• The entire U.S. needs to go into full-on, Italy/Spain style lockdown with a nationwide mask mandate for essential errands and travel.  The U.S. never did that but that's what Italy and Spain had to do and that's what we're going to need to do as well.  Side note: tucking the mask under your nose doesn't work and makes you look like the hostage nobody cares they took.
  • Then the U.S. would also need to further ramp up testing (to about 900,000 tests per day), so that fewer asymptomatic and pre-symptomatic carriers would spread the virus.  
  • Okay, then that lockdown's gonna need to endure until new case numbers drop to a level at which the U.S. can effectively use contact tracing to control the virus.  
It's not clear how low the daily case count would need to be for contract tracing to have a chance.  The U.S. is posting daily case numbers north of 60,000 these days-- doubling up runners-up India and Brazil (in the high 20's and 30's).  One public health official has said those India/Brazil type numbers (note the U.S. pre-re-opening low-point was around 20,000 per day) would still be too many given then-current resources, but maybe not; some states have assembled "armies of contract tracers" thousands strong to potentially handle significant numbers.  South Africa is around 15K new cases a day, and then there's a cluster in the 5,000-8,000 new-cases-per-day range. Let's go for that.  Getting to < 8,000 cases per day hardly looks like a moonshot, and then you're basically talking 160 new cases per state per day.  I'm no epidemiologist but that feels doable.  If only an, um, effort could be undertaken.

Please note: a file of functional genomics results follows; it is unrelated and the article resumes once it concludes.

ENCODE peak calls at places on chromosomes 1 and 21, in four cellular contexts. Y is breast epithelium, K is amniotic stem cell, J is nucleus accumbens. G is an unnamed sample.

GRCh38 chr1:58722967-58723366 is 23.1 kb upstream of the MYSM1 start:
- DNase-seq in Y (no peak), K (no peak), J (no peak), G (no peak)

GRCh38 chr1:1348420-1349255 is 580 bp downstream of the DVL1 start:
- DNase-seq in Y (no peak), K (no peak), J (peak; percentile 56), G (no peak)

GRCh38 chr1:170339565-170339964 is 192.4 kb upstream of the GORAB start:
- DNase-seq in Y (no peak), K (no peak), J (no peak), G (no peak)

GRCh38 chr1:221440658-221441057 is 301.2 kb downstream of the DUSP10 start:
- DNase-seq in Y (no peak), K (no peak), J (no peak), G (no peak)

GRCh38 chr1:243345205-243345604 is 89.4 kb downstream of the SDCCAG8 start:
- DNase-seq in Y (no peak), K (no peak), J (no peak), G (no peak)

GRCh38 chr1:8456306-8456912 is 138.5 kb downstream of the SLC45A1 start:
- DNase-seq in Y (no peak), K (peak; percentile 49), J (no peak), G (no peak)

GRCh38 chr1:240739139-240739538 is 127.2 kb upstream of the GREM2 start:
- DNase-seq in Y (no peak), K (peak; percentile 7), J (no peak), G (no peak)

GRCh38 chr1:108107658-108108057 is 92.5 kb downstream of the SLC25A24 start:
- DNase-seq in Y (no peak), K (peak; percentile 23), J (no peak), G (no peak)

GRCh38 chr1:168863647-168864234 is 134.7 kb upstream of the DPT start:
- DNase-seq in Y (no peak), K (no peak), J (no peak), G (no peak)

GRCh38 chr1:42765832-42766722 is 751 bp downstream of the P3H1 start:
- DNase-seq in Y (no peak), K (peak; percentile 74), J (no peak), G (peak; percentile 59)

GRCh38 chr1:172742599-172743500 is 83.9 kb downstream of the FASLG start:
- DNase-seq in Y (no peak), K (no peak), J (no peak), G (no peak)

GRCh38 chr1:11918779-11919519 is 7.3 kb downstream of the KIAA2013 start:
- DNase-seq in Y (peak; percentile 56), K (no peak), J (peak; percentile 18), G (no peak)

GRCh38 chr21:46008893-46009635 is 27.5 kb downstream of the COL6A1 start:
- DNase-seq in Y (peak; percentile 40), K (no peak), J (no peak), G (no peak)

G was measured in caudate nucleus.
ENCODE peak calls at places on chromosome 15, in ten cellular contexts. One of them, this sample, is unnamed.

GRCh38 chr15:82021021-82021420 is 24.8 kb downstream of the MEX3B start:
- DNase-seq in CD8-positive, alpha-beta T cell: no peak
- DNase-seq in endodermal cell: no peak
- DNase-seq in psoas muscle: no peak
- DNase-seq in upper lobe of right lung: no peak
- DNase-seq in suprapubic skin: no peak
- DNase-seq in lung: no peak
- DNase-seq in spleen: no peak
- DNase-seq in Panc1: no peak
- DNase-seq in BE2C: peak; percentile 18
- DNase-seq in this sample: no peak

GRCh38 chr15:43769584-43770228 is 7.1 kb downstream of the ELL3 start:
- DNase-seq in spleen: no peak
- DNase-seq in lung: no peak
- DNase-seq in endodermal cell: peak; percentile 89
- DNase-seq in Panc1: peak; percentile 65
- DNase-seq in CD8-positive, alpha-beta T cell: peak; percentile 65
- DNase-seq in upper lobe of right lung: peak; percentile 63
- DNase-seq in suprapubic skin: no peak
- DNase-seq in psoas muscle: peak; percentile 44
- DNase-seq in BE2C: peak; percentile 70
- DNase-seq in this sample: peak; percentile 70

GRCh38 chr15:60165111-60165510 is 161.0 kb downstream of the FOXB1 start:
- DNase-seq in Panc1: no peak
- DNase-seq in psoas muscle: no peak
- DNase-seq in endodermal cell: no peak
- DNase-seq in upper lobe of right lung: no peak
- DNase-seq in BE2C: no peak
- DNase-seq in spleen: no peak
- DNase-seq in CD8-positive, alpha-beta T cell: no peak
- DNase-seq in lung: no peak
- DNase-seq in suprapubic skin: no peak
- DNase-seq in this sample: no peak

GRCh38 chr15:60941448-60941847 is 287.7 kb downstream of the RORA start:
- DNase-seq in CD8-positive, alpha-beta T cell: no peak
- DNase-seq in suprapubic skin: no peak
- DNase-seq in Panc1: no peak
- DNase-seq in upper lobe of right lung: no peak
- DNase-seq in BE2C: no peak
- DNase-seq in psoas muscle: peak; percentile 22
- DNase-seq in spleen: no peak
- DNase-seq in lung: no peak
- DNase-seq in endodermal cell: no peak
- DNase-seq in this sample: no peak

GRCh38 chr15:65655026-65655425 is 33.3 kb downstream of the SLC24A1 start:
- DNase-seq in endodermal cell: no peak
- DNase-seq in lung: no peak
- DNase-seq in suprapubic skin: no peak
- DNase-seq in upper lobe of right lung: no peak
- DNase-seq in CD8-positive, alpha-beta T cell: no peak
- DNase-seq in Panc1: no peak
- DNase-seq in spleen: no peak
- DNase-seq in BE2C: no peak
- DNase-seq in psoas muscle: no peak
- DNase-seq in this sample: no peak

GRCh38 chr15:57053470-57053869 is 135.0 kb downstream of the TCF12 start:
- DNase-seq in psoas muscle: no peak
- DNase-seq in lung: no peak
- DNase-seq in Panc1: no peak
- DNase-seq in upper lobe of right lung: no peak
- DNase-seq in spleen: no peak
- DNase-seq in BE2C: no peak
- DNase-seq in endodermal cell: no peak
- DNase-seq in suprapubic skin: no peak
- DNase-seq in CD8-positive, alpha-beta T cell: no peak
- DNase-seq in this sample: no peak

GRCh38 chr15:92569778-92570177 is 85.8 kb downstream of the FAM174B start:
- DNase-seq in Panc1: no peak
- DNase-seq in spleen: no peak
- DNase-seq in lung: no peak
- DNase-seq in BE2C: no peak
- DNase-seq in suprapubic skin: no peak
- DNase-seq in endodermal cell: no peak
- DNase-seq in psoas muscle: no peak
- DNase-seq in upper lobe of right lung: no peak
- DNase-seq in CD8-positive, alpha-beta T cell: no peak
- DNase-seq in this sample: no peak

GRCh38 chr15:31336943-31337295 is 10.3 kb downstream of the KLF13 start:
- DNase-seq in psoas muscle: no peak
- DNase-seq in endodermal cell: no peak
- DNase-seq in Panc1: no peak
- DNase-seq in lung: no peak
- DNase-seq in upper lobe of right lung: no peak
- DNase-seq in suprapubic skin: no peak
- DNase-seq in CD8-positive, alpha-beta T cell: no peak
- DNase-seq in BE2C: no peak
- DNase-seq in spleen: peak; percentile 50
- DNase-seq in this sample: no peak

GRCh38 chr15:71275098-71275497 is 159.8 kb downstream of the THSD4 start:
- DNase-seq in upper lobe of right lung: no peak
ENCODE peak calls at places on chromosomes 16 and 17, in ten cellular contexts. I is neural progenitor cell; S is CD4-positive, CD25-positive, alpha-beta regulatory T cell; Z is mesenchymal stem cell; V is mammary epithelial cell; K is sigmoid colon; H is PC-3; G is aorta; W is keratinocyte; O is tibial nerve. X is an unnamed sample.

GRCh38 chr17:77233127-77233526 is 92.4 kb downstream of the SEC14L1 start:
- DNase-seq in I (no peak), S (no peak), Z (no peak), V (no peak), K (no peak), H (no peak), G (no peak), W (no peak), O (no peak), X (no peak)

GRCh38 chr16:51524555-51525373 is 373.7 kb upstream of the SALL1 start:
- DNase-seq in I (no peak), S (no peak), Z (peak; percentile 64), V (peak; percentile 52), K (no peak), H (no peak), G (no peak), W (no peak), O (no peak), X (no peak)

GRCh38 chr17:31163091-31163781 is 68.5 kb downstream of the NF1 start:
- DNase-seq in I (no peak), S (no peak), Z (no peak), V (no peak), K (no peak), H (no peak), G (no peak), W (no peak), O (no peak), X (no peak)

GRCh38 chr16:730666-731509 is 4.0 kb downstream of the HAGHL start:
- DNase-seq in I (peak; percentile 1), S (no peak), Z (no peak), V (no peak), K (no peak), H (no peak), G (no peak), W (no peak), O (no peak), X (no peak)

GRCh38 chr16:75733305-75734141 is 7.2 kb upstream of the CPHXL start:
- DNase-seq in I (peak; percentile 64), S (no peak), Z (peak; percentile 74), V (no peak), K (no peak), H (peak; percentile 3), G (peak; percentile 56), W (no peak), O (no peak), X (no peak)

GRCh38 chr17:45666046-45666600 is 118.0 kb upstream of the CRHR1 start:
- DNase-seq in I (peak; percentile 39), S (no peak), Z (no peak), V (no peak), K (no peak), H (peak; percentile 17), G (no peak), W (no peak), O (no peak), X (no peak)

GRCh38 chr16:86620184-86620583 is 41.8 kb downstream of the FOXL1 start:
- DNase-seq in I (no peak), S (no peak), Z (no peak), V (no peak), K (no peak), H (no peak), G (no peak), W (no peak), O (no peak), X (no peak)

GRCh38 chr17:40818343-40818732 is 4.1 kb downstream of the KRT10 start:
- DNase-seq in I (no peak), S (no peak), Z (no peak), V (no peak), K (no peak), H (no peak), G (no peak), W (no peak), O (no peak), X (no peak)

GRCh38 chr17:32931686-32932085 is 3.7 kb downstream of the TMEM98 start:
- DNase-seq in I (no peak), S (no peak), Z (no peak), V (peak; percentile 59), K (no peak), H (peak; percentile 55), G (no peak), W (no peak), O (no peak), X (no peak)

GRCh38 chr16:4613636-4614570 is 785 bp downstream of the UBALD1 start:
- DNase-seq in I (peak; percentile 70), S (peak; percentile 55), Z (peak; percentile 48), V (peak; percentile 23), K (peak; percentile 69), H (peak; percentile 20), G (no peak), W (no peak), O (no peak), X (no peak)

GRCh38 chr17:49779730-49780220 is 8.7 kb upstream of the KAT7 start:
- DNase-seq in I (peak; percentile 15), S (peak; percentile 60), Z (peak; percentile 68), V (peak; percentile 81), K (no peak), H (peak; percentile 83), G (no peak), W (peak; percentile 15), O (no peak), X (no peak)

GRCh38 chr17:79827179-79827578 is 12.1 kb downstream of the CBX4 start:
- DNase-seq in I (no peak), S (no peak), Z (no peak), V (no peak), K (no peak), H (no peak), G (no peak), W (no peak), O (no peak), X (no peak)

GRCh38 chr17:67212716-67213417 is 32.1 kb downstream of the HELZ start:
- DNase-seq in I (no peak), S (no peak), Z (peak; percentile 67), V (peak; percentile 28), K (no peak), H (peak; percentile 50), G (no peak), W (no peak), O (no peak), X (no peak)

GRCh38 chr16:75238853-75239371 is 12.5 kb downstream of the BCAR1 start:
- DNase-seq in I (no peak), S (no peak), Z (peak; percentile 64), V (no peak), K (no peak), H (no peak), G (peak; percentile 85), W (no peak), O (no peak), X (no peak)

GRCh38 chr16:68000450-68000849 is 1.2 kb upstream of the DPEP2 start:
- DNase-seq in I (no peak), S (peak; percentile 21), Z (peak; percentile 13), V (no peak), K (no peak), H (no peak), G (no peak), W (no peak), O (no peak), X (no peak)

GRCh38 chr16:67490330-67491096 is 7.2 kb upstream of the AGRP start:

It took Italy two months and Spain three months of intense quarantine to get Covid-19 under control; it might take the U.S. longer but even four or six or eight more months of quarantine is preferable to being a permanent plague state.  So what holds us back?  Economics.

Attributing the disastrous U.S. re-opening simply to error would of course be indefensibly charitable, as there are certainly those who sought to re-open prematurely for reasons of greed or other ulterior considerations--perhaps the most famous being the Lieutenant Governor of Texas and his brilliant declaration that "[t]here are more important things than living."  

And yeah, perhaps there are more important things than living.  But then you're talking about things like various romantic concepts and Mr. Spock genesis shit and rah-rah patriotism and so forth--not haircuts and waiting tables.  You know what's worth dying for?  Ending fascism.  Now there's something that might be more important than living.  Not storming the beaches for dollar pitchers and access to an elliptical machine.  Never mind what the people saying that shit actually think about ending fascism.